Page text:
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Daxor BVA-100: Turn Up The (Blood) Volume

Posted Oct 23 2008 1:32pm


No doubt some of you have performed blood volume analysis in the past, or at least had to learn how it was done. Remember the good old days, when we labelled red cells with chromium (Cr-51) and the plasma with I-125 albumin, then we had to do painstaking measurements with well-counters, and lots of hand-calculations? That's probably why the test was so expensive, and why it was rarely ordered.

Enter Daxor and the BVA-100, pictured here:



This takes most of the work (and guesswork) out of the test. Basically, the old method has been streamlined and simplified, but philosphically the method is similar. The basic principle involves dilution. If I have a bucket of water of unknown volume, and I dump a gram of sugar (or a microcurie of I-131) into it, I can then take a 1 cc sample of the water, and determine how much sugar (or I-131) is in that sample, and then work my way back to the original volume. If the sample contains 1 mg of sugar, I know that the volume must be 1 cc water x (1 gram sugar/1mg sugar) = 1000 cc water! Simple algebra, right? In the old days, we used this method to determine both plasma volume with I-125 labelled albumin, and red-cell mass with Cr-51. Graphically, think of it like this:




Daxor's method is a little easier from the user's standpoint:

The BVA-100 is a semi-automated blood volume analyzer. The instrument is used in conjunction with a single-use injection kit consisting of a precisely measured standard and matching injectate (of I-131 labelled human serum albumin). The injectate is packaged in a patented flow chamber designed to ensure 99.8%+ delivery. The kit improves accuracy and eliminates the many time-consuming and difficult steps required for on-site standard preparation.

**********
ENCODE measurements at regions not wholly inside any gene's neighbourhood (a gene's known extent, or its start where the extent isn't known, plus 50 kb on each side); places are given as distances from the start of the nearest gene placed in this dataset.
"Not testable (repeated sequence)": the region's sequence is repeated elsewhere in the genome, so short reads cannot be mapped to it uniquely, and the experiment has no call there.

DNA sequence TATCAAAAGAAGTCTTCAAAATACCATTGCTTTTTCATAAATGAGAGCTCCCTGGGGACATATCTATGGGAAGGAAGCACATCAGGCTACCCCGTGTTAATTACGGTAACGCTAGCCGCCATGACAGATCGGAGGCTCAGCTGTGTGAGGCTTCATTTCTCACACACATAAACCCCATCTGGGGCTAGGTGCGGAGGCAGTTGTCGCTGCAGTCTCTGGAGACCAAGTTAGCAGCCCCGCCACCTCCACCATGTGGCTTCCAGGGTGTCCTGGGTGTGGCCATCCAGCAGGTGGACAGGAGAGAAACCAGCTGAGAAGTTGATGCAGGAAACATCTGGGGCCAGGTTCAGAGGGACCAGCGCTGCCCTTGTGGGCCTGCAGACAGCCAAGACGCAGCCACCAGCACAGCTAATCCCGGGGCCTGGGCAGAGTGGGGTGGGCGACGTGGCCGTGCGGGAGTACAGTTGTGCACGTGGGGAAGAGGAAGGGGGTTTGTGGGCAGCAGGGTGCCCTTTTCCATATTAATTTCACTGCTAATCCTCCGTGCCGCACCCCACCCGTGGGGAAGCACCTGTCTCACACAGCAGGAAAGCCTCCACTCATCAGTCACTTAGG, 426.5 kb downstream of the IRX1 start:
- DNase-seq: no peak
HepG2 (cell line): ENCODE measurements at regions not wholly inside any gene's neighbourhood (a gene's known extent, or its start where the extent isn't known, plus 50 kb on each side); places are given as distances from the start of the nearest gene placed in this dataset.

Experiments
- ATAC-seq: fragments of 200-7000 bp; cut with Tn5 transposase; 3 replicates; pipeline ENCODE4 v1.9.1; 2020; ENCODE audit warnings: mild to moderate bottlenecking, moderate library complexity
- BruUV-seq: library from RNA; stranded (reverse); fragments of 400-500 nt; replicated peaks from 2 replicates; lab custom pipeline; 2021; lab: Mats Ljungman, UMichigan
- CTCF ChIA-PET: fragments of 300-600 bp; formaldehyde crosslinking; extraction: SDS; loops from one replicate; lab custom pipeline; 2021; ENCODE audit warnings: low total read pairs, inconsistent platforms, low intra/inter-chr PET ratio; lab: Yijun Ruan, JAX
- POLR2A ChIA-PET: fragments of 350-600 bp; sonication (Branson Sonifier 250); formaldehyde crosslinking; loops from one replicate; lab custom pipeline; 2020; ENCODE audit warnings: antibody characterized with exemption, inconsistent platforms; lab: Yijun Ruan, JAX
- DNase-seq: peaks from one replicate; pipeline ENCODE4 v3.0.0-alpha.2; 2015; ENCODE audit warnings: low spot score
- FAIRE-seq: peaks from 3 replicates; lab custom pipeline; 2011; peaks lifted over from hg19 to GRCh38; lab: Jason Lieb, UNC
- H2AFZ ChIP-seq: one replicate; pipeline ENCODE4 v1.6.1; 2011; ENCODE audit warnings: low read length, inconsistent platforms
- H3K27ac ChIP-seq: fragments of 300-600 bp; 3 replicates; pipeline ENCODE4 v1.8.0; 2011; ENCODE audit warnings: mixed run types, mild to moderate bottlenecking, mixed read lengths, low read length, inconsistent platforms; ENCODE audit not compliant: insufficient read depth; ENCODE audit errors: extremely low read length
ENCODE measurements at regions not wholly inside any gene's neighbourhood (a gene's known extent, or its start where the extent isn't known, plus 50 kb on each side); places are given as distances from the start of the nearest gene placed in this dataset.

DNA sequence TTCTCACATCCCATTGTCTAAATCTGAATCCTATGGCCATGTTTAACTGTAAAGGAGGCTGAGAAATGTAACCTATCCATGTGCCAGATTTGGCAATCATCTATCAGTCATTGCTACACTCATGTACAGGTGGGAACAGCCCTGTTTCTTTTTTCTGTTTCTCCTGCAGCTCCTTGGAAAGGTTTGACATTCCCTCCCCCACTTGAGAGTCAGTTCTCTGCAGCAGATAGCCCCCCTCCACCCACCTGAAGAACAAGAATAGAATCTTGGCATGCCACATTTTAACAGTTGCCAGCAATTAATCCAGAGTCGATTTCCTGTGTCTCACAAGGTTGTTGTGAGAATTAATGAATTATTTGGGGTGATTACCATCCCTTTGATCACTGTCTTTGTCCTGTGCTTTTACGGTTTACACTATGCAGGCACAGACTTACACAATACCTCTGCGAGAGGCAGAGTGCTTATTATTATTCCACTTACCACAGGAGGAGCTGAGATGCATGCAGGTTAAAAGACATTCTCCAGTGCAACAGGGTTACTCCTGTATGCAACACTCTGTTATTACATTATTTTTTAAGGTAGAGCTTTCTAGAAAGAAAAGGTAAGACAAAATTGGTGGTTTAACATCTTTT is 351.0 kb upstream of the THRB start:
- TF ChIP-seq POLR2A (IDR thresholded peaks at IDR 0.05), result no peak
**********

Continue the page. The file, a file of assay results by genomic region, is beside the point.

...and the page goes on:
The BVA-100 utilizes five separate sampling points taken at regular intervals starting approximately 12 minutes after injection. In effect, each sample measurement is a separate, single-point blood volume determination. The BVA-100 computes the transudation time for the tracer and calculates the true zero point blood volume with an accuracy of approximately +/- 2.5%. The BVA-100 provides interim blood volume results while the samples are being measured; preliminary data is available within 30 minutes and may be used to guide decisions in emergency situations.


Daxor's stroke of genius for me is the elimination of the direct labelling of the red cells, as well as plasma. Rather, a portion of the blood sample is reserved for hematocrit determination, and that ratio of red cells to plasma is then applied to the rest of the figures, i.e., the plasma volume. Simplistically, if the hematocrit is 50%, and the plasma volume is 2,000 ml, then the red cell volume has to be 2,000 ml as well. (The volume of white cells is negligible.)


The system goes even further, normalizing the readings to the patient's height and weight (and incidentally providing a reading of how far above or below average the patient might be.)

We all remember using blood volumes to document Polycythemia, an overabundance of red cells. As it turns out, blood volume measurement can be applied to a number of other situation such as:
    1. Acute blood loss during surgery or trauma
    2. Hypertension
    3. Syncope
    4. Orthostatic hypotension
    5. Congestive heart failure
    6. Septic shock and hypovolemia
    7. Anemia in cancer patients or HIV positive patients on chemotherapy Renal or kidney failure
    8. Preoperative screening for low blood volume
    9. Chronic fatigue syndrome
Have a look at this brief slide presentation from Daxor:



We purchased a BVA-100 over a year ago, and I am very pleased with the results. I am very slowly getting the word out to the clinicians as to just how much we can help them with this test, and they are actually starting to believe me! Fortunately, as the system uses I-131, it requires a nuclear license, and cannot be placed in the clinicians' offices. Sorry about that.

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